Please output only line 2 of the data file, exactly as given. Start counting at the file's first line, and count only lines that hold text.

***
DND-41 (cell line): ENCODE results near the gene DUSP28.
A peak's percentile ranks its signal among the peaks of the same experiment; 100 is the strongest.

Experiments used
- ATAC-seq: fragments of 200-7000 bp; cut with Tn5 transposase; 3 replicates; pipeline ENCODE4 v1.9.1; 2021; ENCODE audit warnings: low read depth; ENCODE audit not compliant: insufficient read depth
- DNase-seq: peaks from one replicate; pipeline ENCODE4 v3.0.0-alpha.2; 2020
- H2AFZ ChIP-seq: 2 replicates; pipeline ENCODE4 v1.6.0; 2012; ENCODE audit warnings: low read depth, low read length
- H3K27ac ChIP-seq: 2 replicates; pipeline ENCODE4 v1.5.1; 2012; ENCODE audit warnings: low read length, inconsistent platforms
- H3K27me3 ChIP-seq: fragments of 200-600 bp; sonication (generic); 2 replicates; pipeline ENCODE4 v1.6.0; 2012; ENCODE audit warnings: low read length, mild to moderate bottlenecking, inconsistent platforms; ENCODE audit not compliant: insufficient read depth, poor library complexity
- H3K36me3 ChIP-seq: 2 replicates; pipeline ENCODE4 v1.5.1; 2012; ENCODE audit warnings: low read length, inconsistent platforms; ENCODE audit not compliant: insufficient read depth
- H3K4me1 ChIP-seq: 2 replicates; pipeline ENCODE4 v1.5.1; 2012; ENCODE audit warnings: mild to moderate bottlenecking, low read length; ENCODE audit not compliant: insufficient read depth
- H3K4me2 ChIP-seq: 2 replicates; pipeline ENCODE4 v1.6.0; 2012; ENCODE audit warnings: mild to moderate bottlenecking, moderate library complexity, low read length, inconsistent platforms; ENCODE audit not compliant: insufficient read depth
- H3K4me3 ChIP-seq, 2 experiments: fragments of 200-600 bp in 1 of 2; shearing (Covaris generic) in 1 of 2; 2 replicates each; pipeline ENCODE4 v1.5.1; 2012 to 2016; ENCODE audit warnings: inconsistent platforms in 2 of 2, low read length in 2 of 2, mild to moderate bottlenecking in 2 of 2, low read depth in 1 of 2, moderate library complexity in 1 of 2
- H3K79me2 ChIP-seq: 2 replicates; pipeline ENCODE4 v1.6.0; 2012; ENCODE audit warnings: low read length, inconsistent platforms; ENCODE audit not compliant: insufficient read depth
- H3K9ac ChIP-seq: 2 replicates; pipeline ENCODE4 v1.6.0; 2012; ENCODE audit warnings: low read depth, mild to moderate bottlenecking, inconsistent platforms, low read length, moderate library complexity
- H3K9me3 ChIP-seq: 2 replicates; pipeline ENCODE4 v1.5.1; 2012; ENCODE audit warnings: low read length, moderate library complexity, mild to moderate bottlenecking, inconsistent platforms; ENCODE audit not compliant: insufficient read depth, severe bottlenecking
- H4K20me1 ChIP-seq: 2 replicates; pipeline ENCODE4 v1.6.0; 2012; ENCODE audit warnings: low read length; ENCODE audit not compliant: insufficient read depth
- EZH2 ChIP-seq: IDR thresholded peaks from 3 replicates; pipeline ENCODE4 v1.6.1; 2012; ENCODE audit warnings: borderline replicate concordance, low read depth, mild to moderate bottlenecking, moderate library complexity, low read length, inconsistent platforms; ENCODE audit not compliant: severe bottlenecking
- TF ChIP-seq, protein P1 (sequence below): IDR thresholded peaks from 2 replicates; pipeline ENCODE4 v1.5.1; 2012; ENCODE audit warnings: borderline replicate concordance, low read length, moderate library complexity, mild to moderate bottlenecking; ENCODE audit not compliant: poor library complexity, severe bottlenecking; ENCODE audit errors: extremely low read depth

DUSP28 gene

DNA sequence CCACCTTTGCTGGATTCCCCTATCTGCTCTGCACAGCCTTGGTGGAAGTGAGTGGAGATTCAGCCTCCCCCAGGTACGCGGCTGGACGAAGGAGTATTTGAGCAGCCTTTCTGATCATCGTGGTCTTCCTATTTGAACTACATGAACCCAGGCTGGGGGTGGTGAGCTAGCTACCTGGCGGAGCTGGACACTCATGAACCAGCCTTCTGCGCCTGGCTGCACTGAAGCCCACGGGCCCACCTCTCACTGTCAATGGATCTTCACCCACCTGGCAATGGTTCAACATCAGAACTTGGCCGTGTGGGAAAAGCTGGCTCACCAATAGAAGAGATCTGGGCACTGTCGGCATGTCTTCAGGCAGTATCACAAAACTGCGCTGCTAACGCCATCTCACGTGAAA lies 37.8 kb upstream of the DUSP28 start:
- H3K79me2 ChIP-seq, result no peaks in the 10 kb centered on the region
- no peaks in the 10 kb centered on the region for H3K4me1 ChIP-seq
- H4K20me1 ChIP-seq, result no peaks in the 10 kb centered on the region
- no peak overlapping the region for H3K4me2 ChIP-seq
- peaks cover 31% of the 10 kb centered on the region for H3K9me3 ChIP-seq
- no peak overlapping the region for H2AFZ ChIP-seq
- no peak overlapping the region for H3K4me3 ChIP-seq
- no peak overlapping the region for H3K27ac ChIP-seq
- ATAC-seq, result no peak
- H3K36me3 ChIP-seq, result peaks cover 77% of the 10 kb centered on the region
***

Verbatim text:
A peak's percentile ranks its signal among the peaks of the same experiment; 100 is the strongest.